Of course, nothing goes entirely smoothly. The first time I cooked this dish I didn’t have a pressure cooker, so I was doing it the traditional way, but that wasn’t a problem. However, the duck… ah, the duck. So the recipe calls for searing the duck skin on a frying pan in a hot hot oven (450°F) and simultaneously roasting the meat in the oven. I tried this in the Big Green Egg at the same time, going for a compare-and-contrast thing. Now, the BGE always does a fabulous job, and it does impart a delightful smoky flavour, but our taste test (Ellen as always serving as a willing volunteer for testing!) showed that when done on the Egg, you couldn’t really tell it was duck. It tasted just like chicken. Good, smoky, but that stripped away the subtle differences between duck and other birds. So the oven was the way to go for this one, or you might as well just use chicken breasts.
So you may know that duck is a very fatty meat, and so preparing it (in my experience) generally leads to something that is either quite fabulous or just plain awful – there has never been a middle ground in my life on that one. Total success or abject failure. Because of the fat. Now my first attempt led to total success on the flavour front; it was an easy choice. But on the cooking front? I mentioned that duck was a fatty meat, right? My oven was a disaster exceeding the scope and breadth of the Yorkshire pudding meltdown from the Feast of Thrones. I might as well have filled up a water balloon full of fat and put it in the oven until it exploded, except that would have actually been more work. The oven had a pool of fat at the bottom of it, and a thick coating on every single surface up to and including the roof of it. That pool? You could actually see ripples in it when I opened the door to extract the duck from what was now some kind of smoker, or fat-powered kiln. That weekend was a self-cleaning weekend, and I’m not convinced my oven doesn’t need another go-round at the full 5 hour cycle to finish the job.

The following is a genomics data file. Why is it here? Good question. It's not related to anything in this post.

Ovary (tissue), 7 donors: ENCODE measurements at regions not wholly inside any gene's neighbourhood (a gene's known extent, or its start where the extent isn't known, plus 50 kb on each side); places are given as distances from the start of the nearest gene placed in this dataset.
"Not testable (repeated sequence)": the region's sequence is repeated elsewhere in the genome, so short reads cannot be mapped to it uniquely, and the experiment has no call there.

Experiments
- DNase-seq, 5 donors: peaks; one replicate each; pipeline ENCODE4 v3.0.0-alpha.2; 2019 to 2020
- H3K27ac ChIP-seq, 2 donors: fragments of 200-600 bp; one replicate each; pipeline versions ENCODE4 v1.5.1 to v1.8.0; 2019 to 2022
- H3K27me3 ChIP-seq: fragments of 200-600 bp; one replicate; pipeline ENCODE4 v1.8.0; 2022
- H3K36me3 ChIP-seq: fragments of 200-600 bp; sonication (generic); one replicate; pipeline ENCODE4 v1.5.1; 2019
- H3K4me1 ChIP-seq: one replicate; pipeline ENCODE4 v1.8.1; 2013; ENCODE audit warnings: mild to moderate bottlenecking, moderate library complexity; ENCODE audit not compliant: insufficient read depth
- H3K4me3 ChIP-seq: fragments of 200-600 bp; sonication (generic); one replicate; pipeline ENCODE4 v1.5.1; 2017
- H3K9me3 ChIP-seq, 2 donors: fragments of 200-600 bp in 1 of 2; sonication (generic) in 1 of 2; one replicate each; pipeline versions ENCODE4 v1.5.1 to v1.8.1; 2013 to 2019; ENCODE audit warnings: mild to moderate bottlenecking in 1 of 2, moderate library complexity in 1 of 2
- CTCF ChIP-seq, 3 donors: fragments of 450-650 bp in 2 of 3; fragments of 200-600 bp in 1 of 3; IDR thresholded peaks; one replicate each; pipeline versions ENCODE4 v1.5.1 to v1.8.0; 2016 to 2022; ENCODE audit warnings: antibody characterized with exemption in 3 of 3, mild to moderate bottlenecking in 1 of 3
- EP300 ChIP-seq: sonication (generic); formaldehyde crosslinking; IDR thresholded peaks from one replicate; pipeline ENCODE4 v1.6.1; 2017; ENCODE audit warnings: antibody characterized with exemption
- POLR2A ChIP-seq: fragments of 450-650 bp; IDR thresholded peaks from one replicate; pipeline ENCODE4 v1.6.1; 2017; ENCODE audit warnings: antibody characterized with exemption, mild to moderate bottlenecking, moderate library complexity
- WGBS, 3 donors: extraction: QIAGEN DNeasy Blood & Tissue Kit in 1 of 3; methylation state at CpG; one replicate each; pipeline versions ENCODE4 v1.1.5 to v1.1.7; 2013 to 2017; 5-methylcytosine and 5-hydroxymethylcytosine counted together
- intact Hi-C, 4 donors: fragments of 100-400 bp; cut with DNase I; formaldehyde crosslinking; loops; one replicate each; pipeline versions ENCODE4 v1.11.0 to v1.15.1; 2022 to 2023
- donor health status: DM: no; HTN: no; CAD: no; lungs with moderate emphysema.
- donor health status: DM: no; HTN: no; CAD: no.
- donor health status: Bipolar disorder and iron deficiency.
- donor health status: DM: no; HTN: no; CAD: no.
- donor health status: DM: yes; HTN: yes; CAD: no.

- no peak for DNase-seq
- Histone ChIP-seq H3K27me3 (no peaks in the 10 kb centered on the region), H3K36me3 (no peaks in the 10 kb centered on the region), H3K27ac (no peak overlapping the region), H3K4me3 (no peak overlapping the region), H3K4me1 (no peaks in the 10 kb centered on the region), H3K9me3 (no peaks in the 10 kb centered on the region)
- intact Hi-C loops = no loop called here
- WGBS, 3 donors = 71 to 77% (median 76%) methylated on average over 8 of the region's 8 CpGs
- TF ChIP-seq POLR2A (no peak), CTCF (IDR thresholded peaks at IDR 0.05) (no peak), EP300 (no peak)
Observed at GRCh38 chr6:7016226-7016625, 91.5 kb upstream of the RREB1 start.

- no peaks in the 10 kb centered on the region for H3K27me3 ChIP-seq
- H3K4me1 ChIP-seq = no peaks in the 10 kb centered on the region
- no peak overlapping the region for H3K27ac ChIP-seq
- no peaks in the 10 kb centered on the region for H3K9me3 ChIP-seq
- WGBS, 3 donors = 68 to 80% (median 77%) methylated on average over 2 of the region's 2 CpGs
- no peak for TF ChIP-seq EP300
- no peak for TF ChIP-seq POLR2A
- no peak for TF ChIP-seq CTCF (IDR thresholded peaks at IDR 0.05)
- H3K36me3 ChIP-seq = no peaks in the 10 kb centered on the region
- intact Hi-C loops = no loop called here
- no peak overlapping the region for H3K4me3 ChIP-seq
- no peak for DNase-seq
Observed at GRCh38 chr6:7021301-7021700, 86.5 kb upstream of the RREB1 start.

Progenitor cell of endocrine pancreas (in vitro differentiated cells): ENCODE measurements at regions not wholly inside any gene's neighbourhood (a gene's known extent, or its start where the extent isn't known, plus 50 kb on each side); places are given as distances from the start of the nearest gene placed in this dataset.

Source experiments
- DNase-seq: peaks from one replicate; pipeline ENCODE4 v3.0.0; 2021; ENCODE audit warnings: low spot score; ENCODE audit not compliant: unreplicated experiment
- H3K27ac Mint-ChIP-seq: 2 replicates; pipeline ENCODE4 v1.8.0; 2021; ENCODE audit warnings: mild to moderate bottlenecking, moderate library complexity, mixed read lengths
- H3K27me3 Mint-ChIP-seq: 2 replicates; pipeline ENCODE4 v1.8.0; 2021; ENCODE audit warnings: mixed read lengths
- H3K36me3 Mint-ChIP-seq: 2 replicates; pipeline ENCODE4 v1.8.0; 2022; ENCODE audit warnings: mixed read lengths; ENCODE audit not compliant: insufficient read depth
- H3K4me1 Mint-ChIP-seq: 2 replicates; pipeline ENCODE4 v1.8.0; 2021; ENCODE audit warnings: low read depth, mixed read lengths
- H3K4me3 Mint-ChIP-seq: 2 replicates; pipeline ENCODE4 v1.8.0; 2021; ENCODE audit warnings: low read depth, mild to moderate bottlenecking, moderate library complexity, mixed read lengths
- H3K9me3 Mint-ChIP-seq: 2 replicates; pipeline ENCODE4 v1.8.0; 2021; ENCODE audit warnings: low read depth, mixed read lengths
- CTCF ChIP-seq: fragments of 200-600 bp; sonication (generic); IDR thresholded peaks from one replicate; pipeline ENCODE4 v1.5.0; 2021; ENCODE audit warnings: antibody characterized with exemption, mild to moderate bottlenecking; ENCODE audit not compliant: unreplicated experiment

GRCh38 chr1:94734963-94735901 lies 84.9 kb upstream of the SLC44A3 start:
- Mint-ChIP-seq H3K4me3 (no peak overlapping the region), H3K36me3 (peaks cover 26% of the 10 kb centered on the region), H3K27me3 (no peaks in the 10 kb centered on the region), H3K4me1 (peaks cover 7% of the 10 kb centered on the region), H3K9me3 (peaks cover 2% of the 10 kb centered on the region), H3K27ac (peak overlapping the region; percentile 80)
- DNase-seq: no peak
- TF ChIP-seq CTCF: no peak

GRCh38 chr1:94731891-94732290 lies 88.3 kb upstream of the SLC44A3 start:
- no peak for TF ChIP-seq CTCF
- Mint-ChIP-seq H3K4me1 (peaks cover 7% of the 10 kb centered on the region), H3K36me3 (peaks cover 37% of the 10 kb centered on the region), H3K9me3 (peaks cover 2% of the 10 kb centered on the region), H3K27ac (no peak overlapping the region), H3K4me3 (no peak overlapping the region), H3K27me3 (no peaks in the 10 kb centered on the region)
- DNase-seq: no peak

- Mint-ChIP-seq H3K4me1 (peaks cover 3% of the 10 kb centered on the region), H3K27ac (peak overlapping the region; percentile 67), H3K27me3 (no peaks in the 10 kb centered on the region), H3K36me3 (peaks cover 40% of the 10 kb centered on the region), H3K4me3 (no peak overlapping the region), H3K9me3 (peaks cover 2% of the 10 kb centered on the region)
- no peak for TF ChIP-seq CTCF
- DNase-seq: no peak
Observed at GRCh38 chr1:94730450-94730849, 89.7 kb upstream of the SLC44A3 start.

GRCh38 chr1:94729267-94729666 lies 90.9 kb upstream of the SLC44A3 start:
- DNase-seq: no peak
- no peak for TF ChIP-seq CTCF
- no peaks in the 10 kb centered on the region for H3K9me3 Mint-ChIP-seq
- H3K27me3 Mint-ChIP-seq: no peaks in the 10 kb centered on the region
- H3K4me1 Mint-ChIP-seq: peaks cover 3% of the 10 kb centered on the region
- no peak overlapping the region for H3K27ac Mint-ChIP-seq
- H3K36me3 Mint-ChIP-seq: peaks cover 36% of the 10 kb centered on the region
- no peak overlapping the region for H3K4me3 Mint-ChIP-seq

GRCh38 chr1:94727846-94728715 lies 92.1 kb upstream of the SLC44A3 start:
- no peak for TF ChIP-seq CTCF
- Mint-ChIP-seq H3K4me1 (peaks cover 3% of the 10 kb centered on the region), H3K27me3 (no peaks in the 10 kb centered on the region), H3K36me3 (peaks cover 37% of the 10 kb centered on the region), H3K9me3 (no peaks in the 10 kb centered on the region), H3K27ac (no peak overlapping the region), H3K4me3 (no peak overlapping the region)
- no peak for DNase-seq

This led to the purchase of a splatter shield – a simple bit of mesh, like a strainer, only flat – which goes over said dish. Cost me something like $2.89 at Ikea, just because I happened to be there with friends and spotted one; I’m sure they are readily available everywhere. Compared to my hourly rate at work multiplied by the hours of oven pre-cleaning and oven babysitting, a savings of Brobdingnagian proportion. If I never need it again, it was still totally worth it! On the actual day of Geekquinox, the oven survived unscathed and it had no effect on the cooking of the meat, exactly as it’s supposed to work. Dunno if that counted as either Modernist or particularly technological, but I was happy with that bit of gadgetry, let me tell you!